In the 1890s, industrial capitalism had reached the point where the pain inflicted on workers in search of private profits by the industrialists reached a point where the workers could no longer tolerate it and they started to realise that in unity they had strength. This was a period of major industrial disputes and a burgeoning of trade union growth beyond the previously restrictive craft union base. The development of broad-based unions and their move into the political domain to give further voice to the concerns of workers marked a turning point and fostered social democratic political movements and the spread of welfare state capitalism, which lasted until the 1970s. The neoliberal period has seen many of the gains made by workers during that period wound back and now we are witnessing the consequences of that retrenchment – massive real wage cuts, profit gouging and central banks determined to further undermine the well-being of workers as they attempt to push up unemployment, in the name of fighting inflation. An inflation that is persistent only because corporations are using this period to solidify the shift in income distribution towards profits at the expense of wages. It is also apparent that the trade union movement has become co-opted and now collaborate with government and corporate bosses to oversee the deliberate cuts in real wages of their members. This is another turning point in history, where the workers’ own representatives give their support to policies that support those cuts, under the pretense that they have to be responsible. Responsible to whom? We are in a defining period at present in the class struggle and it seems that the labour side has swapped teams.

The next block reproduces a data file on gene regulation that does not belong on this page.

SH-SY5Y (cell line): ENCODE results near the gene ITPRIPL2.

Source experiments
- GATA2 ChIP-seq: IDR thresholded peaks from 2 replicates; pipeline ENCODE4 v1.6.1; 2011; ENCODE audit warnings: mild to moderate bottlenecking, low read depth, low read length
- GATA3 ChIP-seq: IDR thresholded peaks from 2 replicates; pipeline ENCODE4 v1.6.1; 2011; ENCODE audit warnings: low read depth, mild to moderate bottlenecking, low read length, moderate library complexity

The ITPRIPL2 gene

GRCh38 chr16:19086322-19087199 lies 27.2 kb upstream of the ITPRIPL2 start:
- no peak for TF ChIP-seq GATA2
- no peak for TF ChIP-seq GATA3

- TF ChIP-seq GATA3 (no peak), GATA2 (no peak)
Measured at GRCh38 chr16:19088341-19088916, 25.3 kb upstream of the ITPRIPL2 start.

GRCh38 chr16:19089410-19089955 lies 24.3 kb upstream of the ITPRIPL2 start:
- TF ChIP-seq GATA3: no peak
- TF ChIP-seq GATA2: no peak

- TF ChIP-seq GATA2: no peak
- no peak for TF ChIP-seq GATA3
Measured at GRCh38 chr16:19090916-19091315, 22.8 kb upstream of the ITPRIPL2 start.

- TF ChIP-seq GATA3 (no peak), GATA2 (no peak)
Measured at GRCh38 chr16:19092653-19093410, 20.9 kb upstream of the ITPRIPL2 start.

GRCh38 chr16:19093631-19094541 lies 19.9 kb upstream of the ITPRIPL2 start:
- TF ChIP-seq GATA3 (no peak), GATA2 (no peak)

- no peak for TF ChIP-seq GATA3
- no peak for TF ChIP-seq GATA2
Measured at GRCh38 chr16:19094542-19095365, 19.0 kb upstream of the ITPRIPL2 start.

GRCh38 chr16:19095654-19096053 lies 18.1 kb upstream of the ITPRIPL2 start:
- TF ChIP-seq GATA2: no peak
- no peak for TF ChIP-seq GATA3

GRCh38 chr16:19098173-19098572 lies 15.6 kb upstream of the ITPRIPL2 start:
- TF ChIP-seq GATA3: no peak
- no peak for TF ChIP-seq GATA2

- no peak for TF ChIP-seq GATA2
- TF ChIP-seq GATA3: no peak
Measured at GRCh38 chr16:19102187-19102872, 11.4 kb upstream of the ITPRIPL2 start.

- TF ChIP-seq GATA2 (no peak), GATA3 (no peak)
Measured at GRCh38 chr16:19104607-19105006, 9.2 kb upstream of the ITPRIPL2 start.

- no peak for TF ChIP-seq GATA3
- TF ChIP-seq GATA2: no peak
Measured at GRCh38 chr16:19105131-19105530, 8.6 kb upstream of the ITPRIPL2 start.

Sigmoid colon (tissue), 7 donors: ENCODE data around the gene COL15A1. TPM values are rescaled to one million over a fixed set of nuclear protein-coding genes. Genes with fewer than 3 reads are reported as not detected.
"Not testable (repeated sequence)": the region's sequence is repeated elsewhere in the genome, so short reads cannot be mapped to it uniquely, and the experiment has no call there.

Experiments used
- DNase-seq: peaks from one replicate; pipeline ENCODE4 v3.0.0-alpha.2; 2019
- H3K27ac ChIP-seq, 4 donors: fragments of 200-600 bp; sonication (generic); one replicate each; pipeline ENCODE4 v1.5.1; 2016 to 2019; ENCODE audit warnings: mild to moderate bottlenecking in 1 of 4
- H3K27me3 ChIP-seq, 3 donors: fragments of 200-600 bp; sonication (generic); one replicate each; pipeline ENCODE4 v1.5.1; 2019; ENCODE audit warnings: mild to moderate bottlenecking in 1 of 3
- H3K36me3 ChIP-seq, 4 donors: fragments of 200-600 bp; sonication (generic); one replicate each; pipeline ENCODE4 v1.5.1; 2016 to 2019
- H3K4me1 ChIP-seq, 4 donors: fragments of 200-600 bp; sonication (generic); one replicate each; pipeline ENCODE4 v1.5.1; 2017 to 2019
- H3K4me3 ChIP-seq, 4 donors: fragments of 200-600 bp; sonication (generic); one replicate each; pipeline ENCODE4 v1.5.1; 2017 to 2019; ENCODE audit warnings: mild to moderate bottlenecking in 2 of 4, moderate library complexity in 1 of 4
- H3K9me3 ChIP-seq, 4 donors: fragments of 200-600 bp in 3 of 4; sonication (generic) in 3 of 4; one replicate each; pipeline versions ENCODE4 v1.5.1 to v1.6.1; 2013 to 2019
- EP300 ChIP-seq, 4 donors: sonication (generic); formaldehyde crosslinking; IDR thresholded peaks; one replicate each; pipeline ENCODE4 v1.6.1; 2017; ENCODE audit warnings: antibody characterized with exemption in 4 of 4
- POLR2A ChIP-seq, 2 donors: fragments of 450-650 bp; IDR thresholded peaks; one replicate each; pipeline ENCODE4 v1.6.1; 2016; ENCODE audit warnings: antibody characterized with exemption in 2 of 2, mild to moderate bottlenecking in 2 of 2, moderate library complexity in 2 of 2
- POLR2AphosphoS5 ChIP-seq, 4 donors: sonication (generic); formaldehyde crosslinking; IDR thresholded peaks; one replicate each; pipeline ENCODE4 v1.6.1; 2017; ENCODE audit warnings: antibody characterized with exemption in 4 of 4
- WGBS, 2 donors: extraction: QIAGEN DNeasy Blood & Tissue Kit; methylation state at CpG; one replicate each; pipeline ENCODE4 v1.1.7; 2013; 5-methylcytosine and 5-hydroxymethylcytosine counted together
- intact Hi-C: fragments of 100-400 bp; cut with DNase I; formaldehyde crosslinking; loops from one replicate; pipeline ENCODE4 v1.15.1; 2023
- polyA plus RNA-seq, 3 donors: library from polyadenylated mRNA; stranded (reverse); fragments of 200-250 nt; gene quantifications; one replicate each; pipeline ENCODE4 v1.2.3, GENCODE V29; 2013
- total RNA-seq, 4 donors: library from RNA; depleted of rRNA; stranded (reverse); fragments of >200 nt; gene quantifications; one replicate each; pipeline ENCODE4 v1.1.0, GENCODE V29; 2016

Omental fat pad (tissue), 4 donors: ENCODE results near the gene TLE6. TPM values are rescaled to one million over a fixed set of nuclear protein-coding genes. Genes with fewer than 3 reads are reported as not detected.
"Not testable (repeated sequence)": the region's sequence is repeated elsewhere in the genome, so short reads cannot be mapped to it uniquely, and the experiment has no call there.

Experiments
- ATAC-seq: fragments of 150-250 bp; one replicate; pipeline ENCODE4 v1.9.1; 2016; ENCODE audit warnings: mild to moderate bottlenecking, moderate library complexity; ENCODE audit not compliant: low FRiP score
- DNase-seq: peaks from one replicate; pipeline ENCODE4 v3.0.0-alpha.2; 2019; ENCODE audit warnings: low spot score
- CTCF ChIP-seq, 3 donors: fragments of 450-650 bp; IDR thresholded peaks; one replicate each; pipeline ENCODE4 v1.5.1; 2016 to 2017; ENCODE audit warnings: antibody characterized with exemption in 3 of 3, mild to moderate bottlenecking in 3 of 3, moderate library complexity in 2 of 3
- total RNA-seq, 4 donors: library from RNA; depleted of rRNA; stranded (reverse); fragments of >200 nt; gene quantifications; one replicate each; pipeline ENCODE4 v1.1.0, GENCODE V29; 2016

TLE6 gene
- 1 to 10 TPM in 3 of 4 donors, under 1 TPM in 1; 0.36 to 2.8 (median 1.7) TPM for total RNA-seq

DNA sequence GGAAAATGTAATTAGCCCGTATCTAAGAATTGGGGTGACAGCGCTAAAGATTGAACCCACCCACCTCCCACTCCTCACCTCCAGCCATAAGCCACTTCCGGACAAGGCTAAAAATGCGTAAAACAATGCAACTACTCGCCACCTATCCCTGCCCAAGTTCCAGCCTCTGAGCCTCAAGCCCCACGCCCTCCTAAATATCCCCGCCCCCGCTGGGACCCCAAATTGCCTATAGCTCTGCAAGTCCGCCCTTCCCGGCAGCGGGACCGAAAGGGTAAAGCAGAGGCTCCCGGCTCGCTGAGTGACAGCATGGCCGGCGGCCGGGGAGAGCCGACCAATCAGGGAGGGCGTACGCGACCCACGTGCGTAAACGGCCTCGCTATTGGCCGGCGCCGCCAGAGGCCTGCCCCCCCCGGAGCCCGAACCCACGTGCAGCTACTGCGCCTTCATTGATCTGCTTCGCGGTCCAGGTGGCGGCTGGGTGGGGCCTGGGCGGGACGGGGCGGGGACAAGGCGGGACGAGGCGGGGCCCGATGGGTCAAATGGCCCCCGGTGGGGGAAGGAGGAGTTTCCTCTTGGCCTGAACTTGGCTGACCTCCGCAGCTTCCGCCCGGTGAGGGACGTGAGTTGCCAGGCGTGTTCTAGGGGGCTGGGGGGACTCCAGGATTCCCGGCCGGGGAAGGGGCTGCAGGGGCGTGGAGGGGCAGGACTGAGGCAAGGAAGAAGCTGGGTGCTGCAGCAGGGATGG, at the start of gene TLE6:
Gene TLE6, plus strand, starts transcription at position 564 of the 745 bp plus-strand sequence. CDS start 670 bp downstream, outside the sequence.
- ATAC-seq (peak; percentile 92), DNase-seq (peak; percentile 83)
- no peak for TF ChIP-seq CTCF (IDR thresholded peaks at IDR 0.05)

Last week, the New York Times published the latest Paul Krugman article on inflation (which is behind its paywall). It is syndicated elsewhere and you can access it here at The Berkshire Eagle (April 13, 2022) – Paul Krugman: Inflation is about to come down – but don’t get too excited. I wondered whether the author had offered his services cheaper to the NYTs and elsewhere given his concern for inflation, and, apparently, his assertion that wages are a critical factor in sustaining it. What this article highlights is mainstream New Keynesian macroeconomics – the dominant paradigm in our teaching, research and policy circles. What it also highlights is how different the mainstream is to Modern Monetary Theory (MMT), despite characters like Krugman and his fellow New Keynesians trying to tell the world that there is nothing particularly different about MMT and the way they do economics. It also provides another chance for me to add nuance to the Job Guarantee.
With Russia now invading Ukraine and adding to the already highly disrupted supply chains linking products and nations, and the price fixers in OPEC and OPEC+ having a picnic on the uncertainty, inflationary pressures will continue to rise for the time being. Many commentators keep falling into the trap of saying that history is repeating itself – meaning that it is the 1970s over again. I maintain my position that this is not akin to what was going on in the 1970s although there are similarities – energy price rises accompanying war, etc. And if we make the same mistakes that were made in the 1970s now, then not only will the inflation persist but millions of workers will lose their jobs and their incomes.